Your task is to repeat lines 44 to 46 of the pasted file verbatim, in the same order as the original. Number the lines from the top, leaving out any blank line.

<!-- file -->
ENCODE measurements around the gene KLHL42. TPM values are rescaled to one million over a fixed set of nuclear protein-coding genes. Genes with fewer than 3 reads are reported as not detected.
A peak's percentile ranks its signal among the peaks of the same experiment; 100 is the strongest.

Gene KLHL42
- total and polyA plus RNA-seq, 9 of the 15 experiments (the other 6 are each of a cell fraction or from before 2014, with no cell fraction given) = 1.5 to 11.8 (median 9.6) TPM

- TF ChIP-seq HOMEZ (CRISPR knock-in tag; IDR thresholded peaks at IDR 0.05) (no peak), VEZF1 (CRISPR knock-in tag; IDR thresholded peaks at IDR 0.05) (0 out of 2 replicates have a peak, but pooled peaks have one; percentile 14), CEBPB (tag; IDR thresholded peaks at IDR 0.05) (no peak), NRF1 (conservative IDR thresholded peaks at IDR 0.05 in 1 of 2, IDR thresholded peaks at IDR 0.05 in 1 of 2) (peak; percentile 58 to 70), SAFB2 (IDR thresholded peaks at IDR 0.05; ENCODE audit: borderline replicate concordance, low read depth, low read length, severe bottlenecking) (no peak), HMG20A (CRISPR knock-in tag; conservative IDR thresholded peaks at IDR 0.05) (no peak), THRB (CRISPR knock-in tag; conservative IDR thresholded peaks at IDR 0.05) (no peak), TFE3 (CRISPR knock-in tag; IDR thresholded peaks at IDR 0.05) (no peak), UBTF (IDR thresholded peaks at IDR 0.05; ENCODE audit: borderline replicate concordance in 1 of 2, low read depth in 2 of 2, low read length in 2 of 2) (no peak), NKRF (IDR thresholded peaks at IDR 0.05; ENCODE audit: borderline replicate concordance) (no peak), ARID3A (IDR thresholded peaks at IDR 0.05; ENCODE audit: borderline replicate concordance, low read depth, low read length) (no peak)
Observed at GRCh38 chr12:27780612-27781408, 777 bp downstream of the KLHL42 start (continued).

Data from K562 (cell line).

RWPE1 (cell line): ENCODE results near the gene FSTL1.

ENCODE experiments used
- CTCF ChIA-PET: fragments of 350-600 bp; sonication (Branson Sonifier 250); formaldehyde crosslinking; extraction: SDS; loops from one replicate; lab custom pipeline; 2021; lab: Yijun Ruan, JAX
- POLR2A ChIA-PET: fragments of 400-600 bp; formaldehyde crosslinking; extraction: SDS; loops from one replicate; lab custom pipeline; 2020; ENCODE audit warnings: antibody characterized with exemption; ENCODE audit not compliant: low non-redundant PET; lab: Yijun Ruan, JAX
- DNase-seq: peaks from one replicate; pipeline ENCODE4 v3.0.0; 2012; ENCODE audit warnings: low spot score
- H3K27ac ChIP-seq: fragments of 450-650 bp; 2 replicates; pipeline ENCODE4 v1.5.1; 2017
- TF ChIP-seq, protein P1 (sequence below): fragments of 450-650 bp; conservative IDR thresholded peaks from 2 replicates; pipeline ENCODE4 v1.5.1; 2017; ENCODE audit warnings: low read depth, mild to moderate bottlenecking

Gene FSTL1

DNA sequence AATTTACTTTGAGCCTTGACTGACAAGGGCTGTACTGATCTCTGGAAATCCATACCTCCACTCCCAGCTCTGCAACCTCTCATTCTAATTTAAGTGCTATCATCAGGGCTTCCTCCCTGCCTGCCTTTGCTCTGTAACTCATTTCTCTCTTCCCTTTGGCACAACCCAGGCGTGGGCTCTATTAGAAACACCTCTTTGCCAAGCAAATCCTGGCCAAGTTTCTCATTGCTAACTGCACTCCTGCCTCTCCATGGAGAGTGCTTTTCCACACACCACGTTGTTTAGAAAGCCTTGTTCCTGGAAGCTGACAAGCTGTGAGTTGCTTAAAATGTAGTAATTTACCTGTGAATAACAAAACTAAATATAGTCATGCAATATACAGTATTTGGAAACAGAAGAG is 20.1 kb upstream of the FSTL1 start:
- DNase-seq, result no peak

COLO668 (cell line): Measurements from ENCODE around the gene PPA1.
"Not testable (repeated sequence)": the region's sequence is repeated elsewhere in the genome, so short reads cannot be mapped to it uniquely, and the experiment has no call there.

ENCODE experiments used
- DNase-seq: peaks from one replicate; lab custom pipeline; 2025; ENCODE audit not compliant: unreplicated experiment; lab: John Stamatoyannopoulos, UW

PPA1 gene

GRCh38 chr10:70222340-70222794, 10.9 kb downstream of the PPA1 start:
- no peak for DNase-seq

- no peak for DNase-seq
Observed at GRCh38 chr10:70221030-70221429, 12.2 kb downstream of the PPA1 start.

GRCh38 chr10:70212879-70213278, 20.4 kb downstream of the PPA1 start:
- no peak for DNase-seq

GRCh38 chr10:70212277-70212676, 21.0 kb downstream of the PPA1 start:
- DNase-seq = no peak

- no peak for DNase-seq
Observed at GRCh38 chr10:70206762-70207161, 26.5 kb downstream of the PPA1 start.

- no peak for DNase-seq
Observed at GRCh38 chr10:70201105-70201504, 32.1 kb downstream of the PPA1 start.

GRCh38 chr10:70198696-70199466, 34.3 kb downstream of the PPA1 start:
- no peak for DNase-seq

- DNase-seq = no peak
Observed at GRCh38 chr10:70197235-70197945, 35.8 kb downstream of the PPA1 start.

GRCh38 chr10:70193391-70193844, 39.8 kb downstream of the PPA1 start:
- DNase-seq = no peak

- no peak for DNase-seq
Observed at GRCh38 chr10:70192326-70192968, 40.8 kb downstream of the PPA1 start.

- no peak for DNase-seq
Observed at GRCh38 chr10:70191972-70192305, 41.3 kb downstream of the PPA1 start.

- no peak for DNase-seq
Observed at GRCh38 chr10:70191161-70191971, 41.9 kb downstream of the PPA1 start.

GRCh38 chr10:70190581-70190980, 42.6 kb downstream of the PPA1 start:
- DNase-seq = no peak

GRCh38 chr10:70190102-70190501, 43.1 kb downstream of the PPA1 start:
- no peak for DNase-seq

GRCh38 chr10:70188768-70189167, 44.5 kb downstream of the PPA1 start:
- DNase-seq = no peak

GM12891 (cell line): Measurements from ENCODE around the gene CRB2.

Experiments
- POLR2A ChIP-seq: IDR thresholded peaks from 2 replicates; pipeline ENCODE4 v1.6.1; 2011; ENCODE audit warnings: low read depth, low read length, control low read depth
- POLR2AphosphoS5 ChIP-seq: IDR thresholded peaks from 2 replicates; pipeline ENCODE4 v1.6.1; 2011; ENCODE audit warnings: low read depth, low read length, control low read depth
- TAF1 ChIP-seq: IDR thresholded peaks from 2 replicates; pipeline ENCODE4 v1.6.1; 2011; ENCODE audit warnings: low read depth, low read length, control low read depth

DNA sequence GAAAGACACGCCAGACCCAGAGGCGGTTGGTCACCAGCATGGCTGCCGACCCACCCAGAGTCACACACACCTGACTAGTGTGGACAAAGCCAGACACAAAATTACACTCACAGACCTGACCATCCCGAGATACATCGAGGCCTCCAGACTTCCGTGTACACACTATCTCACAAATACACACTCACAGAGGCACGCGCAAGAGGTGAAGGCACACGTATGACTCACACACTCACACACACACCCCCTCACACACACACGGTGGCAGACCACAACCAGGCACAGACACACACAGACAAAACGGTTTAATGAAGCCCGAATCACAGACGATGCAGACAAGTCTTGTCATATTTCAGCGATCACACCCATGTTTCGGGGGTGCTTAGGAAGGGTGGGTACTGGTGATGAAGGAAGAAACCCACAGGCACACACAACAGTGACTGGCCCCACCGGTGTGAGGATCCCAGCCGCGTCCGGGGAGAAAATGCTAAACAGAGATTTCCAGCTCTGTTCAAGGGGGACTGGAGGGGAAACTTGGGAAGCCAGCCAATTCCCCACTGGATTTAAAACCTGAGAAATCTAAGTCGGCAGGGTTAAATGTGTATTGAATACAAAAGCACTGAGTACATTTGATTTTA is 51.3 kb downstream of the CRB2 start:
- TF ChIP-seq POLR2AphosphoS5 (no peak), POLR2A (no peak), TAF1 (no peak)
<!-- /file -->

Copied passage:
Observed at GRCh38 chr10:70191972-70192305, 41.3 kb downstream of the PPA1 start.

- no peak for DNase-seq
Observed at GRCh38 chr10:70191161-70191971, 41.9 kb downstream of the PPA1 start.